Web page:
“How do I get into this magical pot of free money?” you may be asking. Well, that varies state to state. Each state sets its own requirements for who can collect and how much. And each state sets requirements for what you must do to get the money.

The only two states I have experience with now are Arizona and New Mexico. Both require an extensive sign up process (have paystubs and such ready). Both have work search requirements as well.

AZ requires you to make at least four job searches per week on four different days. Basically apply to one job a day on four different days of the week, or do a job search and record it, or call someone about an application, or any such contact with a potential employer. Keep a record! When you file your weekly claim you will need to tell them what you did. Occasionally they will audit your records, so make sure they are thorough,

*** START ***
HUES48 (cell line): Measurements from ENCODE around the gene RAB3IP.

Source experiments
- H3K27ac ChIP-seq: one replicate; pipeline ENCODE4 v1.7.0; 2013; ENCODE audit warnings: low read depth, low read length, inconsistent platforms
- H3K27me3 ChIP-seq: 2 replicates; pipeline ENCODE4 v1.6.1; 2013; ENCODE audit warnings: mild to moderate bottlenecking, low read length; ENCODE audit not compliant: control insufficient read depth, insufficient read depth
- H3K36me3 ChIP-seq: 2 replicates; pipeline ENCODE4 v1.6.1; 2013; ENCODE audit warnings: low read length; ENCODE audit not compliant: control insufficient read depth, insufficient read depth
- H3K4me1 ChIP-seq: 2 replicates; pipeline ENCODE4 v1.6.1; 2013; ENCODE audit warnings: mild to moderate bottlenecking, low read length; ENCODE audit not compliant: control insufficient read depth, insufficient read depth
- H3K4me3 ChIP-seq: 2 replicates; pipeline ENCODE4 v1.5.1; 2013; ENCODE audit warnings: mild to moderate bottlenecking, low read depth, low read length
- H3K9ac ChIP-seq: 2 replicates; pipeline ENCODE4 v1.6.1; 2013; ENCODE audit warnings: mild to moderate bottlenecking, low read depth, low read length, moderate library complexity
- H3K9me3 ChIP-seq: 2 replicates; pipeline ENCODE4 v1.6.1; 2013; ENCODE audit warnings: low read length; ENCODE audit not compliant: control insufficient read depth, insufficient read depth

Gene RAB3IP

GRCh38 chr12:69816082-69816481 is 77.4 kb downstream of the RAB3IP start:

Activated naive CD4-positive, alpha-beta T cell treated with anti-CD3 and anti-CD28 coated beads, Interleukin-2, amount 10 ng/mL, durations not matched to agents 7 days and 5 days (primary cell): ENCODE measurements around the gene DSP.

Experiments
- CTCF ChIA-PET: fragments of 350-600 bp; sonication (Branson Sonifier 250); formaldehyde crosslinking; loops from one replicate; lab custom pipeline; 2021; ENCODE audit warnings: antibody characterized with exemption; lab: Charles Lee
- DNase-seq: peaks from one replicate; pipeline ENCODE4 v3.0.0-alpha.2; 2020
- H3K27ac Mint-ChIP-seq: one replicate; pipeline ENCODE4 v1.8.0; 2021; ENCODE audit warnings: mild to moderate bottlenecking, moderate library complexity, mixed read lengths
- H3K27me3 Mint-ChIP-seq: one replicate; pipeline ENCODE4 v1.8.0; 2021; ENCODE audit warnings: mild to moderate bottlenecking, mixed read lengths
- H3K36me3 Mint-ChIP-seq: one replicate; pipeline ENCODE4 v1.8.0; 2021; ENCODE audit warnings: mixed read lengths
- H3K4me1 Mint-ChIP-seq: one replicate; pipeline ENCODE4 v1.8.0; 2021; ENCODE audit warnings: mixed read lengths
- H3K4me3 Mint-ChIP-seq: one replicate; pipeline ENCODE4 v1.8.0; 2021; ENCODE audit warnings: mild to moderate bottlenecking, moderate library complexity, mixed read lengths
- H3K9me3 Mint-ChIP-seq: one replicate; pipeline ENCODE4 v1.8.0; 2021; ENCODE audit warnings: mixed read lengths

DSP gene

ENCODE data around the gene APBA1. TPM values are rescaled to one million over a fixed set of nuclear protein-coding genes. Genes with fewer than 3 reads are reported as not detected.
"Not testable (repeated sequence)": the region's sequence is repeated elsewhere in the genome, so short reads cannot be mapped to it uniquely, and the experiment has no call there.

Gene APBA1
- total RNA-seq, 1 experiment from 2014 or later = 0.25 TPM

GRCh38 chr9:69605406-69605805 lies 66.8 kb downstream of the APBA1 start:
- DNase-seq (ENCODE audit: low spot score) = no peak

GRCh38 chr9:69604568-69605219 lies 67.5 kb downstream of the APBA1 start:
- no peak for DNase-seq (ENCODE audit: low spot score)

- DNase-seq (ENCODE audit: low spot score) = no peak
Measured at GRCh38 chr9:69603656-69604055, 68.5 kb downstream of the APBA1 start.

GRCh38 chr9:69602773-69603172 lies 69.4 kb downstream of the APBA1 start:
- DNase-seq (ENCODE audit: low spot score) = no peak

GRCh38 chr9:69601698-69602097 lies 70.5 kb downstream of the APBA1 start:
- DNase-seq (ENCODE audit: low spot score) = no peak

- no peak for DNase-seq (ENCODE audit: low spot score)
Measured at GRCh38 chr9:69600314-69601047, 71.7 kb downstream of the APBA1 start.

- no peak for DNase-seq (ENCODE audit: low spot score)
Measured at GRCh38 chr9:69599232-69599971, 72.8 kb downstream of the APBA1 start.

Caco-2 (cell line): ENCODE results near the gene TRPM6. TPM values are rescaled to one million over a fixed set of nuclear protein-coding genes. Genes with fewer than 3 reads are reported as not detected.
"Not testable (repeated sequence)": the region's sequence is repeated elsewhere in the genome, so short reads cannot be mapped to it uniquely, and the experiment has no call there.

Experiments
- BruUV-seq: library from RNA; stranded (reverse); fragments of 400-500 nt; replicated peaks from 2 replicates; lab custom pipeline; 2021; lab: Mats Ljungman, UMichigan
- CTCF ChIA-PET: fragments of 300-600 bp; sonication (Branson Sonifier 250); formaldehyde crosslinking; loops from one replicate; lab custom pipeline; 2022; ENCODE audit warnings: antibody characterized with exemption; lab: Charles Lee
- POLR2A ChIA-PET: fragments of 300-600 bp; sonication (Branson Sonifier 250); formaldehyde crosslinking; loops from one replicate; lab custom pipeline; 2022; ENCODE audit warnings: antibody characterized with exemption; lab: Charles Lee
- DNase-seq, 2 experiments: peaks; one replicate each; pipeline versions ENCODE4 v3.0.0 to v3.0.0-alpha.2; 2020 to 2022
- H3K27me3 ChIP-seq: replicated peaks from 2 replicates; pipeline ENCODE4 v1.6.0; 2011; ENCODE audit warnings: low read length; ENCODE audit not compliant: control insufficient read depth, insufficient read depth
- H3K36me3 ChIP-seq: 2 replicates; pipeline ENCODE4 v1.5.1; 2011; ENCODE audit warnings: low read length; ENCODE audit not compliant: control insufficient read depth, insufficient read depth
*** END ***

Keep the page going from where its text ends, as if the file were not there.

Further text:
NM requires two per week. And I’ve been told they give you more money as well.

But here’s the kicker: you can only make what they give you per week, and if you want to work at all you will most likely just lose money. If you do decide to do something part time and just happen to make money doing it, you have to report those earnings. When you file your weekly claim you have to enter in any GROSS earnings you made that week.

This means if you make $200 driving Uber and spend $100 on gas doing it, you must report that you made $200. They adjust your unemployment payout accordingly.

What this meant for me was that if I made $217 from Uber I lost all unemployment benefits, even if it meant I had only netted $117 for the week. I lost out on $100 of unemployment payments, and wasted time and energy putting in a weekly claim.